Science notes: Migration study of North African Jews

  • Updated: August 11, 2012 - 4:58 PM

MIGRATION STUDY OF NORTH AFRICAN JEWS

North African Jews are more closely related to Jews from other parts of the world than they are to most of their non-Jewish neighbors in North Africa, a study has found.

Their DNA carries a record of their migrations over the centuries. Some bits trace back to the Middle Eastern peoples thought to have migrated to North Africa more than 2,000 years ago, while others are linked to Spanish and Portuguese Jews who fled to North Africa after their expulsion from the Iberian Peninsula in the late 15th century, the study's authors said.

The discovery falls in line with other research showing that Jewish people from Europe and the Middle East share more DNA with one another than they do with outside groups, said Dr. Harry Ostrer, a medical geneticist at the Albert Einstein College of Medicine in New York and lead author of the report, published in the Proceedings of the National Academy of Sciences.

DAD'S JOB CAN AFFECT BABY'S HEALTH

It's long been known that the environment of the mother during pregnancy can affect a newborn's health. New research suggests that a father's behavior is important, too.

Scientists at University of North Carolina-Chapel Hill have found that different occupations may bring increased risk of birth defects. For example, photographers seem to have a greater risk of having a child with eye defects. The children of landscapers have a greater risk for gastrointestinal defects.

Yet lead author Tania Desrosiers, an epidemiologist at the university's Gillings School of Global Public Health, cautioned that birth defects are rare and the heightened risks are small. "Dads shouldn't worry or change jobs," she said.

The scientists looked at more than 60 jobs and 60 defects, using data from 10,000 pregnancies with defects and 4,000 live births without defects. The paper was published in Occupational and Environmental Medicine.

Although the study establishes a correlation between jobs and defects, it does not establish the cause. It could be that DNA in sperm is damaged by chemical or radiation exposure.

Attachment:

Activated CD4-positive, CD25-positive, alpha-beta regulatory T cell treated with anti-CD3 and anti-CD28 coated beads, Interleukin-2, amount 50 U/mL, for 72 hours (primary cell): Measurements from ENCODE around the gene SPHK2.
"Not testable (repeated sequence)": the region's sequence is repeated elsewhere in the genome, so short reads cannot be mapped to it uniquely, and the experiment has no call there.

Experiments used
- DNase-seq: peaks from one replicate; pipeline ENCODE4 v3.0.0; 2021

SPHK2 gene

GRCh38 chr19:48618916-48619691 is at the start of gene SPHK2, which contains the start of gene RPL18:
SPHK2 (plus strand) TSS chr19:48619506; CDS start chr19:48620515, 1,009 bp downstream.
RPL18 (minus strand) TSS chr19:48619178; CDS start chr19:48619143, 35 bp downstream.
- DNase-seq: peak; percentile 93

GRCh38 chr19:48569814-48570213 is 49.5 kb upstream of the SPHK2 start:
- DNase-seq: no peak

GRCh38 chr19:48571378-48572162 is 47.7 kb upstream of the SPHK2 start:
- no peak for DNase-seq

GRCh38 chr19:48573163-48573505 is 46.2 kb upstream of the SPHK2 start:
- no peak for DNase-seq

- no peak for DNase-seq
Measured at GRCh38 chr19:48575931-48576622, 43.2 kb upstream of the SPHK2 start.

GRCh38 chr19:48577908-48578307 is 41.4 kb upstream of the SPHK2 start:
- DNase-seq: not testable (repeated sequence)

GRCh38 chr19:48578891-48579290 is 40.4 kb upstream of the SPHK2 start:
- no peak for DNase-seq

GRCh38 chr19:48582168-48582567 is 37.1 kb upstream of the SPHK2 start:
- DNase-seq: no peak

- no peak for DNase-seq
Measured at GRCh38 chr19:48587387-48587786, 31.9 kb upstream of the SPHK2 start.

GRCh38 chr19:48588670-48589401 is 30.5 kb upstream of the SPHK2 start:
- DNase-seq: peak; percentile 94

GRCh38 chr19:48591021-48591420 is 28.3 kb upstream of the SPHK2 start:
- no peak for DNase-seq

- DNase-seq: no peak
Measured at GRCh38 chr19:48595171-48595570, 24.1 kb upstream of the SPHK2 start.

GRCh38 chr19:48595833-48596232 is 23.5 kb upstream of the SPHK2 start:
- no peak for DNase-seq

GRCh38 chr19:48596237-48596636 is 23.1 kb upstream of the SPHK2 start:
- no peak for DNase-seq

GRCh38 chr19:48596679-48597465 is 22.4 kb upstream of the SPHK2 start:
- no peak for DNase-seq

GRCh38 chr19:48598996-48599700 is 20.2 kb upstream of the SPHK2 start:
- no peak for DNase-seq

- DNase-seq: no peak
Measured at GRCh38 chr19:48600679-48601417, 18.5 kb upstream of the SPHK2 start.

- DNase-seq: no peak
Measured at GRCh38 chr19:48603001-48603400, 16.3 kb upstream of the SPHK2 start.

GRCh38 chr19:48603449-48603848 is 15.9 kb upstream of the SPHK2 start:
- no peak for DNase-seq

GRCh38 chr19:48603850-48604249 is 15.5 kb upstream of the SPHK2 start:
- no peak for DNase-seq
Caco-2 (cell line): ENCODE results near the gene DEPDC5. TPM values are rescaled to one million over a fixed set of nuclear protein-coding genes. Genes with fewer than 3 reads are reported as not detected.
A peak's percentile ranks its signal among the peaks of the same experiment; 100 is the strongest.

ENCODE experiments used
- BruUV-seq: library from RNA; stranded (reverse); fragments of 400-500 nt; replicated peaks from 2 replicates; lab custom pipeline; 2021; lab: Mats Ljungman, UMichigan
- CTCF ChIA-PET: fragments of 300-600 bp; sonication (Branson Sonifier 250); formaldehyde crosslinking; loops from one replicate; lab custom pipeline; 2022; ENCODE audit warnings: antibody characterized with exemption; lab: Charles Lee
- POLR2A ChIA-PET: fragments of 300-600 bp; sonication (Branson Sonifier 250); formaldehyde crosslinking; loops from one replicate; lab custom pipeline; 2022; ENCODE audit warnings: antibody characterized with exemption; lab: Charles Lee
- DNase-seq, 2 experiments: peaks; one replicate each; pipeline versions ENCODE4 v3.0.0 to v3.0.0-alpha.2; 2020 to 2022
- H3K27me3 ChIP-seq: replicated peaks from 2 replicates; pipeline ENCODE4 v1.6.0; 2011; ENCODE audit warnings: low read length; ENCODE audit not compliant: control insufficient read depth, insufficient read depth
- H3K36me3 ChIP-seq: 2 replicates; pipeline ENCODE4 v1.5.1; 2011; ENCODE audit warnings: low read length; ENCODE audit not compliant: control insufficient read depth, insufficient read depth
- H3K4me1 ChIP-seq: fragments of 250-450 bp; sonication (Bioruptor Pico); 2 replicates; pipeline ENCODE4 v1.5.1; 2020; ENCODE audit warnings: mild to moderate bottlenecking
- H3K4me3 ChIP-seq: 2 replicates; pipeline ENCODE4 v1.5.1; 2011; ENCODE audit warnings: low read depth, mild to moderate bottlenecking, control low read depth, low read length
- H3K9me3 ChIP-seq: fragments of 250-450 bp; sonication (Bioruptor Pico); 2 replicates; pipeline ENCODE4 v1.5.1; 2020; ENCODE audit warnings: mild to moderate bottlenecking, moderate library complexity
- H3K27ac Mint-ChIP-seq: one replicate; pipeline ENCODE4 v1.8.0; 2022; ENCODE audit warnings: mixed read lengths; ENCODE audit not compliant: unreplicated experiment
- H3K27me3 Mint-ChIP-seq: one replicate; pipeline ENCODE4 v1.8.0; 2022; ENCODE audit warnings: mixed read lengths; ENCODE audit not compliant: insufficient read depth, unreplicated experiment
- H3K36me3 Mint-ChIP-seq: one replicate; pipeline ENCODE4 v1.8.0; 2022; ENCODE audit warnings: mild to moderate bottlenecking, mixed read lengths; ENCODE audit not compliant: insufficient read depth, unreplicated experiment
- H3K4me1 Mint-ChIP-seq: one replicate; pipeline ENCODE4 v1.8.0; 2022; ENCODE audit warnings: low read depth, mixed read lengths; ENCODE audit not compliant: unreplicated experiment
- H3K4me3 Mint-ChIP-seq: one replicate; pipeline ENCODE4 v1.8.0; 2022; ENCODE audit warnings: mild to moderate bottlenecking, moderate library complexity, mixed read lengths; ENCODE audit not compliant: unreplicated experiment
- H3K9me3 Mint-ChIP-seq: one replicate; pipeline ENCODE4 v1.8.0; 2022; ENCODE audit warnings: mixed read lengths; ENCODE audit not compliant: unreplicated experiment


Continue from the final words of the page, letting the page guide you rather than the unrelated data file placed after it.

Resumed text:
Different occupations have exposure to different chemicals. Janitors are around cleaning products, and photographers are exposed to developing solvents. Drivers are near diesel fumes, while landscapers are around pesticides. But some surprising jobs, such as mathematicians and computer scientists, had elevated risks for certain defects. Desrosiers said the simple act of sitting might raise the temperature in the genitals and cause sperm changes.

"Dads do play a role," she said. "The next set of studies will try to figure out why."

TEST MAY PREDICT WOMEN'S BONE RISK

A simple urine test before a woman reaches menopause may predict her risk of bone fracture, researchers report. Several indicators of bone deterioration are known to be associated with fracture, but only older women and men are routinely tested for them. Now, researchers report that levels of a substance called cross-linked N-telopeptide of Type 1 collagen, or NTX, which is released into the urine when bones weaken, can predict the risk for future fracture in premenopausal, asymptomatic women.

In a prospective analysis published online in the journal Menopause, the scientists studied 2,305 healthy premenopausal women ages 42 to 52, measuring NTX at the start of the study and following them for an average of more than seven years. During that period, 184 of them suffered at least one fracture. The scientists -- led by Jane Cauley, a professor of epidemiology at the University of Pittsburgh Graduate School of Public Health -- found that women with a baseline NTX above the median were 59 percent more likely to have a fracture than those whose level was below the median.

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